Making is a universal language of learning. This hands-on, physical expression of understanding can allow for both students and parents who are English language learners to see and hold what has been learned. This can be done in any school, with any students, on any budget. My first “makerspace” was a bin of materials from the dollar store and a $35 Raspberry Pi computer. A makerspace is about good teaching and learning, period. Educators do not need to be intimidated by high-tech, expensive facilities.
Educators can start small, with one idea and project, and build momentum from there. The maker movement is a vehicle that will allow schools to be part of the necessary return to constructivist education—a movement that will allow students to be creative, innovative, independent, and technologically literate. It is not an “alternative” way to learn, but what modern learning should really look like (Stager, 2014). For our ELL and struggling students, this movement will help better prepare them for a world where they can be computer programmers, engineers, and inventors far beyond what remedial educational alone could have done. We need to believe they can do it, and we owe it to their future to try.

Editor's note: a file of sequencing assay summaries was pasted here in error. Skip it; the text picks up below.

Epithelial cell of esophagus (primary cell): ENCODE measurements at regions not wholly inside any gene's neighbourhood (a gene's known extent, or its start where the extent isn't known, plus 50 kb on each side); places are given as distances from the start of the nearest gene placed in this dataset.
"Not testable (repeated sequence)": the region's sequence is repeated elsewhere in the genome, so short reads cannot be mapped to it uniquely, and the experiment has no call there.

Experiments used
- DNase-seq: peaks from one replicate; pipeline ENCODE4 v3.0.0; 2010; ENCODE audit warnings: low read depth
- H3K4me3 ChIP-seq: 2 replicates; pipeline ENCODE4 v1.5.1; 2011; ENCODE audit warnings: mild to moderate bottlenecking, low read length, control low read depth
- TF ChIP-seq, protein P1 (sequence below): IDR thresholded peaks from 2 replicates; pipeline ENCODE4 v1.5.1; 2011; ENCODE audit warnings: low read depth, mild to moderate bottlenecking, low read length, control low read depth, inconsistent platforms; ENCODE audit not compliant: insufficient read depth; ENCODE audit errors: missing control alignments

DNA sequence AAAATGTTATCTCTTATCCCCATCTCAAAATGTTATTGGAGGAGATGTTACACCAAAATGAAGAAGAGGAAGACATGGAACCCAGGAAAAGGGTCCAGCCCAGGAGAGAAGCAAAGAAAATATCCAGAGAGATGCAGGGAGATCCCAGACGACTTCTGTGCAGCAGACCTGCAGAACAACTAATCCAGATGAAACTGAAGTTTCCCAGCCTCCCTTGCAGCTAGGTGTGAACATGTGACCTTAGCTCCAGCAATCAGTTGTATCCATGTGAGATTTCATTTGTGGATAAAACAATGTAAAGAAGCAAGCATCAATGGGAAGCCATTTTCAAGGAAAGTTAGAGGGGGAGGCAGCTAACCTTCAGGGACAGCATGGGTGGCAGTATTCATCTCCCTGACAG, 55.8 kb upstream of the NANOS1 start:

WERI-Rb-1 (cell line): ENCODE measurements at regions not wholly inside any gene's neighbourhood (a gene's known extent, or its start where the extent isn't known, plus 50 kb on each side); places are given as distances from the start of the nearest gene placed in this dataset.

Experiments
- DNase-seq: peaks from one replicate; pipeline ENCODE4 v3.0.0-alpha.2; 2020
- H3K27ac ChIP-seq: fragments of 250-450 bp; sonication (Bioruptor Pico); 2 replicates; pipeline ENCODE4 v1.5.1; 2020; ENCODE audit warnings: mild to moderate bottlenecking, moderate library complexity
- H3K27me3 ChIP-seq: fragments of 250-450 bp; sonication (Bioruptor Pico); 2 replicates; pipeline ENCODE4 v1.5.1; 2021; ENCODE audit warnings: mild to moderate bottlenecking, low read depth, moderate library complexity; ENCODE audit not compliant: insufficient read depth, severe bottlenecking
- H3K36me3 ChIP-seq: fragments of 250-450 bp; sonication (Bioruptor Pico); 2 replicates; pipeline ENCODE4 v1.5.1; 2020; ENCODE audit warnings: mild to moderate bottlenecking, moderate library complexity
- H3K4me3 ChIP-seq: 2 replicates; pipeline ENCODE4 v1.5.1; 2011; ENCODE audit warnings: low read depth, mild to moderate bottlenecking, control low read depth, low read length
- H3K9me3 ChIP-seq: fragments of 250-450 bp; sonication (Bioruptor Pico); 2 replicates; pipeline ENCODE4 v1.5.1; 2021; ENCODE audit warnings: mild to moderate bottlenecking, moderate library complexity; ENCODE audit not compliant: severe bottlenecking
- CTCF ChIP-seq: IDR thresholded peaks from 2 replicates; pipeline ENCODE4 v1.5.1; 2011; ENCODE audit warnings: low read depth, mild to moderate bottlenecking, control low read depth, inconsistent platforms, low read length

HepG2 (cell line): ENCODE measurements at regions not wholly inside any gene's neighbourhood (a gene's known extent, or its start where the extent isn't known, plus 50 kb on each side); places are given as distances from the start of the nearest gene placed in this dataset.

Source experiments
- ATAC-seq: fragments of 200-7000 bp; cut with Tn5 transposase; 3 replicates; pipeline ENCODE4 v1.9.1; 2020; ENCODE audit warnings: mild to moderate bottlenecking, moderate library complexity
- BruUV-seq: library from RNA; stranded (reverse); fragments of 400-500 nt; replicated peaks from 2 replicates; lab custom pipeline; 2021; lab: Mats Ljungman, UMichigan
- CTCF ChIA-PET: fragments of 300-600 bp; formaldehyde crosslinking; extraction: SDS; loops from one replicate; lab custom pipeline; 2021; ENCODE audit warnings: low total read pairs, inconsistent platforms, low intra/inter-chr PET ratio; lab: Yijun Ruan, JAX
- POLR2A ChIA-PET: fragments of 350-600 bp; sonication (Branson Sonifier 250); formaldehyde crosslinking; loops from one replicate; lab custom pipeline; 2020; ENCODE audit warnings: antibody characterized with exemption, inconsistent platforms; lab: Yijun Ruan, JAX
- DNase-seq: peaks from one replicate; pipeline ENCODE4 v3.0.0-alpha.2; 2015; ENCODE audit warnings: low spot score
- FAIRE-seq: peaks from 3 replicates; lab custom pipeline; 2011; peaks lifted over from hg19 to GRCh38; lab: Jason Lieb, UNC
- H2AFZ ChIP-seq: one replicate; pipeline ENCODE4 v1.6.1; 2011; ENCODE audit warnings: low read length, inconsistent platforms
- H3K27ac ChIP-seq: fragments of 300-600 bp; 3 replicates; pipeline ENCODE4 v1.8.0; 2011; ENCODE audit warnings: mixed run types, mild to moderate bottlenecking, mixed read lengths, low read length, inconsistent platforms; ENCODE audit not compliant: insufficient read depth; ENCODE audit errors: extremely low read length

In the movie Cast Away, starring Tom Hanks, there is a moment in which he makes fire—a passionate event in which he was the creator of an epic moment of learning, so much so that he shouted “I made fire” to the heavens. This is the moment we want for our children. We want school to be an opportunity to make fire and love learning so that they come home and cannot stop talking about that moment. The greatest seven hours of their lives. That is an educational makerspace.
This article originally appeared in Language Magazine in August, 2017. At the time, Trish Roffey was an emerging technology consultant for Edmonton Catholic Schools in Edmonton, Alberta, Canada. In that role, Trish specialized in supporting teachers and students to explore makerspace, assistive technology, coding and robotics, and blended learning. Trish was also an avid maker who was always tinkering on her next project.